Lisbon’s gallery ZDB looks as of this week at some of the most important music and youth movements of the last half of the 20th century. “Fandom” is the name of the movie cycle focusing on a particular subculture portrayed on seven visual documents which you can watch on the terrace of this gallery right in the heart of Bairro Alto. “Our Hobby is Depeche Mode” and “The Height of Goth: A Night at the Xclusiv Nightclub: Batley, West Yorkshire UK” are our personal recommendations given the close links with the music genres in these documentaries and this particular neighbourhood.
Three decades after the rise of Bairro Alto as the hotspot for a certain Lisbon’s underground culture, Fandom movie cycle looks at this subculture and throws an “analytic look on the music produced during that time” and at some music genres from electro pop to goth trough to heavy metal and rock. The program starts with Our Hobby Is Depeche Mode by Jeremy Deller and Nicholas Abrahams (2009), a movie focusing on the social environment where these youngsters came from but through the words of the fans of this band that became a true pop giant. It is also the possibility to look at the certain 1980’s reality requiring more theoretical work and analysis. With this movie “the aim is not only to pay tribute to the fans. It goes further, exploring the way how music helps people forge their cultural and political identity.”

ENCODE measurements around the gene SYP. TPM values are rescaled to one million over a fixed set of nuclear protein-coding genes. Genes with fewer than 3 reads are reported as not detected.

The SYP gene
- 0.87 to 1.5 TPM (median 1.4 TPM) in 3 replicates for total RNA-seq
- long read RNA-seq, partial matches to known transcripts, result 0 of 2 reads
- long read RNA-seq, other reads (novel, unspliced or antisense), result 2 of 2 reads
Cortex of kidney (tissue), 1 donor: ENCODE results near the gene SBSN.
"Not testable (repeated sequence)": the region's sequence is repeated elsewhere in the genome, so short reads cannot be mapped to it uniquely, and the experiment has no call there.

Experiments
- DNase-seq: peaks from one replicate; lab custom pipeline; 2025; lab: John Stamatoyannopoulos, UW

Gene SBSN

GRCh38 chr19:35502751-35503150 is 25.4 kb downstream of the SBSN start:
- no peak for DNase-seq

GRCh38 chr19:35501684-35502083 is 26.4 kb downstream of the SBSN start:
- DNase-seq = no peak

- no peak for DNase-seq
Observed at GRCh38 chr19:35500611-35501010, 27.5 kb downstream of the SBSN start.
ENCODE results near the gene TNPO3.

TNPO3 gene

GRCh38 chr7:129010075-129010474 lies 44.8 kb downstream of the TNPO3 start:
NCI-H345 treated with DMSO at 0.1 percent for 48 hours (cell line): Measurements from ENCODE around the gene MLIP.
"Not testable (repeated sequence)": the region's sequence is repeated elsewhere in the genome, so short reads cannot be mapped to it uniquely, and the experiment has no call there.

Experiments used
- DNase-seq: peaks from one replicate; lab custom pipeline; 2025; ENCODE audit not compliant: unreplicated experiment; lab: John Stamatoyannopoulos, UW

Fandom culminates on October the 2nd with The Height of Goth: A Night at the Xclusiv Nightclub: Batley, West Yorkshire UK (1984), focusing on “the bodies, hairdos and pose of young people on a night club in northern England dancing to ‘avant-garde rock’ as this particular sound was known in Portugal” at the height of the trench-coat wearing club scene. For the Love of Dolly by Tai Uhlmann (2006), Heavy Metal Parking Lot by Jeff Krulik e John Heyn (1986), Rock My Religion by Dan Graham (1983-1984), Metal: A Headbanger’s Journey by Sam Dunn (2005) and The Decline of the Western Civilization part II – The Metal Years by Penelope Spheeris (1988). According to those in charge of Fandom “the story of pop-rock discovers itself her with its forgotten objects” in this movie cycle focusing also on the relation of people with music, while fans, members of a youth subculture and eventual music lovers”.